The Wall Street Journal & Healthline:
Group largely avoided hospitals earlier in pandemic, but highly contagious Delta variant and lagging vaccination rates have changed health outcomes
Hospitalizations of Covid-19 patients in their 30s have hit a new record, U.S. government data show, a sign of the toll that the highly contagious Delta variant is taking among the unvaccinated.
Thirty-somethings, who are in prime ages for work and parenting, had largely avoided hospital stays for Covid-19 during earlier phases of the pandemic because of their relative good health.
Yet the age group is seeing new Covid-19 hospital admissions increase during the recent Delta-driven surge, which doctors and epidemiologists attribute to the failure of large numbers of Americans to get vaccinated and their highly active lives.
The rate at which adults ages 30 to 39 are entering hospitals with Covid-19 reached about 2.5 per 100,000 people as of last Wednesday, according to the latest data from the U.S. Centers for Disease Control and Prevention and Department of Health and Human Services, up from the previous peak of roughly 2 per 100,000 people in early January.
COVID-19 variants are now surging across the United States — especially the highly transmissible Delta variant, which accounts for the vast majority of cases.
Vaccinations for COVID-19 have also decreased with an average of around 750,000 vaccinations daily this week compared to over 3.9 million at the peak of vaccination. About 69 percent of U.S. adults currently have at least one vaccine dose. Demographically, people over age 65 have a much higher vaccination rate, with over 89 percent having at least one dose.
During the start of the pandemic, before there was a vaccine, those most likely to be hospitalized for COVID-19 were older adults.
Now that the Delta variant is spreading widely in the United States, physicians are seeing a worrying trend of younger people ending up in the ICU.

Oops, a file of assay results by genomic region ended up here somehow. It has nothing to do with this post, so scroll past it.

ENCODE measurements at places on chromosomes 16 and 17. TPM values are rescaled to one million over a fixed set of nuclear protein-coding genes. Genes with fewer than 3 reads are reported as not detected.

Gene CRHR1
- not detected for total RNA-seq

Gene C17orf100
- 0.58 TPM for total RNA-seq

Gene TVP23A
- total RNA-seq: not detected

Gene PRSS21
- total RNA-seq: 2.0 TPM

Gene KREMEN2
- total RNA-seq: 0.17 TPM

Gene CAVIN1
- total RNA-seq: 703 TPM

According to Centers for Disease Control and Prevention (CDC) data, recent weeks have shown an increase in COVID-19-related hospitalizations for all age groups, with hospitalized adults ages 18–49 accounting for the largest increase.
The dramatic increase in cases seems to be related to the more infectious Delta variant.
“The Delta variant comprises well over 80 percent of what is circulating in the U.S.,” Dr. David Hirschwerk, infectious diseases specialist at Northwell Health in New York, told Healthline. “It is likely that Delta will continue to circulate in the fall, but naturally we all will be carefully scanning for the emergence of new variants.”
According to the recent CDC data, in the week ending July 24, people ages 18 to 49 are the largest demographic hospitalized for COVID-19.
This age group is currently affected far more than those ages 50–64 — and significantly more affected than the next oldest group (ages 65 and older), a trend that began in March of this year.
“A major reason for this is that vaccine uptake has been high among those over 65, and this was a group very vulnerable to severe illness,” explained Hirschwerk. “By proportion, fewer patients of more advanced age are currently being hospitalized with COVID.”
He added that the overall prognosis has improved since spring 2020, thanks to mainstays of treatment like supplemental oxygen, blood thinning drugs, and steroids.
“Depending on the severity of illness, some are candidates for other medications that influence the immune system,” he said.